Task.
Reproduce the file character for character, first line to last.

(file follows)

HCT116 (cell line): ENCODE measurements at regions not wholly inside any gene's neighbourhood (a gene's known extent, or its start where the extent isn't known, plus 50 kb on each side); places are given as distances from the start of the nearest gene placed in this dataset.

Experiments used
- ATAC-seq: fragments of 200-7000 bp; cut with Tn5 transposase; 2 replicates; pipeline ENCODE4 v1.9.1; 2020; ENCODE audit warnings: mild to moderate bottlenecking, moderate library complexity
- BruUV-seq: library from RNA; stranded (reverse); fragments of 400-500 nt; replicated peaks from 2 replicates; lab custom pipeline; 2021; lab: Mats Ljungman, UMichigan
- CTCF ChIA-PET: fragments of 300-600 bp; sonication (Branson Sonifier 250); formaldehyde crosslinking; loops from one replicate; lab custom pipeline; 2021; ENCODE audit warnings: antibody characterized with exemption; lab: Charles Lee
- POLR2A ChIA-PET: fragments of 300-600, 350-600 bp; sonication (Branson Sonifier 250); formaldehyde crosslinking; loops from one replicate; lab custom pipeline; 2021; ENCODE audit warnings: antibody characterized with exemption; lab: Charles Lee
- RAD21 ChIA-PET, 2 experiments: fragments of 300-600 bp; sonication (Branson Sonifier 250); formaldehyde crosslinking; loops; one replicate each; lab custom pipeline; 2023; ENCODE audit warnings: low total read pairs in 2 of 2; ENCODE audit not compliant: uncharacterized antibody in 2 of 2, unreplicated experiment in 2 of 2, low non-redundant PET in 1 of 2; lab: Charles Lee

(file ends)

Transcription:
HCT116 (cell line): ENCODE measurements at regions not wholly inside any gene's neighbourhood (a gene's known extent, or its start where the extent isn't known, plus 50 kb on each side); places are given as distances from the start of the nearest gene placed in this dataset.

Experiments used
- ATAC-seq: fragments of 200-7000 bp; cut with Tn5 transposase; 2 replicates; pipeline ENCODE4 v1.9.1; 2020; ENCODE audit warnings: mild to moderate bottlenecking, moderate library complexity
- BruUV-seq: library from RNA; stranded (reverse); fragments of 400-500 nt; replicated peaks from 2 replicates; lab custom pipeline; 2021; lab: Mats Ljungman, UMichigan
- CTCF ChIA-PET: fragments of 300-600 bp; sonication (Branson Sonifier 250); formaldehyde crosslinking; loops from one replicate; lab custom pipeline; 2021; ENCODE audit warnings: antibody characterized with exemption; lab: Charles Lee
- POLR2A ChIA-PET: fragments of 300-600, 350-600 bp; sonication (Branson Sonifier 250); formaldehyde crosslinking; loops from one replicate; lab custom pipeline; 2021; ENCODE audit warnings: antibody characterized with exemption; lab: Charles Lee
- RAD21 ChIA-PET, 2 experiments: fragments of 300-600 bp; sonication (Branson Sonifier 250); formaldehyde crosslinking; loops; one replicate each; lab custom pipeline; 2023; ENCODE audit warnings: low total read pairs in 2 of 2; ENCODE audit not compliant: uncharacterized antibody in 2 of 2, unreplicated experiment in 2 of 2, low non-redundant PET in 1 of 2; lab: Charles Lee